It was long in the making, and it should have been countered. But how do you do that if you’ve basically got one dominant party? So you end up with a dictatorship, and when you have that kind of a situation, a lot of the economy and the natural resources of the country are exploited for a privileged group and not for the population.
Is this a crisis for the entire region of southern Africa?
Yes. The silent diplomacy of South African President Thabo Mbeki is something I have really very little time for. Zimbabwe is largely dependent on South Africa for its economy. For example, Mbeki has been giving huge amounts of electricity to Mugabe at the expense of the taxpayers of South Africa. But because Mbeki is trying to cover for Mugabe, he has not criticized all the murders, torture, and killings that have taken place.
He has the power and the clout, if he wants to use them, to tell Mugabe, “These are the conditions and play ball or else we’re closing the taps.” Mugabe would be on his knees.
Are African leaders shying away from standing up to someone they regard as a fellow freedom fighter against colonial rule?
There has to come a time when you say, “Look you’re one of us, but you’re way out of line.” But right now, whenever they hear of sanctions coming from Europe or America, they throw a blanket over the African Union and say, “Keep your hands off of Africa.” Look at what has happened at the African Union meeting in Egypt — there were some African leaders who have come out and criticized Mugabe, and that’s a little better than before. But the only consensus they were able to come to was that Mugabe is still the president and needs to negotiate with Tsvangirai. And with those shallow graves of the tortured, maimed, and killed people of the opposition party lying all over the country, what kind of negotiations can there be?
Mbeki argues for a negotiated settlement in which Mugabe would agree to share power with Tsvangirai. Do you hold out hope for a power-sharing government in Zimbabwe?
I’m skeptical. I’ve seen the way things are done here, and I really doubt it will be a fair solution at all. And I think Tsvangirai has had enough. I think he will not subject himself unless there is real pressure from the outside for Mugabe to make real compromises and recognize Tsvangirai’s opposition party as a legitimate political party. Now, I’m not a politician. I’m not in the opposition. But this is probably why Mugabe acts as he has, because he realizes that the country is in the process of pretty much rejecting his leadership.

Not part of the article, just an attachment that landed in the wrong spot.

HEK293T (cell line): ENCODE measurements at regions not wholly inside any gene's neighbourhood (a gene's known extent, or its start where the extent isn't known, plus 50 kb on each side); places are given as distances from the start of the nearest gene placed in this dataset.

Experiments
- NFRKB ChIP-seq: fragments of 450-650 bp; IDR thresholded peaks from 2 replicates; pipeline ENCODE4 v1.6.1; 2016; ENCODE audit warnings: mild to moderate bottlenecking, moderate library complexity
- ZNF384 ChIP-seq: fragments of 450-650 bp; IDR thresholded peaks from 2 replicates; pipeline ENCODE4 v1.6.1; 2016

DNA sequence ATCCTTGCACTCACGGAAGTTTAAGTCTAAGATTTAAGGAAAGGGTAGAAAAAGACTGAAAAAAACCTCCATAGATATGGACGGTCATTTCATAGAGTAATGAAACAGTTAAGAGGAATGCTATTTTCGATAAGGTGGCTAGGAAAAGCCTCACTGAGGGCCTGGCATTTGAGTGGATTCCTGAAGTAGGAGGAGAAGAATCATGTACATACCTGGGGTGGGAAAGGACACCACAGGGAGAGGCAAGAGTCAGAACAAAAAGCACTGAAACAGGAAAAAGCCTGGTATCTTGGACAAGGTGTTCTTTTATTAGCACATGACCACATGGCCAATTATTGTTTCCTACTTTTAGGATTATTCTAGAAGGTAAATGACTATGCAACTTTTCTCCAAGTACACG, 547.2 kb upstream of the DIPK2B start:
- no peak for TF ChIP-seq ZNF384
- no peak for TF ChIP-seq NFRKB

The international observers have indicated that in that first election, Tsvangirai won a clear majority, and I think it’s quite likely there will be uprisings and civil unrest until we get a real possibility of another election on even terms. The real problem with negotiating now is that the power is held by the generals, who are the same people who massacred 20,000 Zimbabweans in the early 1980s. They want desperately to retain their privileged positions and to avoid prosecution for their crimes. Thus, negotiations will fail because these generals will never give up power.
Do you believe Americans and Europeans generally don’t pay much attention to Africa unless there’s mass starvation or a bloodletting?
I do feel that there is a certain neglect, but it’s also understandable. After all, there’s no oil here, you know. That’s a cynical observation. But I’ve seen a lot of Western-backed development schemes, including ones I’ve been involved with, fall apart because of rivalries and other problems on the local level, where people get some leadership and responsibility and forget about the project itself. They want to accommodate their extended family and the clan. And they do so at the expense of the greater population that could benefit from the project. That breaks your heart time and time again. And I think this has happened so often that people in the West withdraw.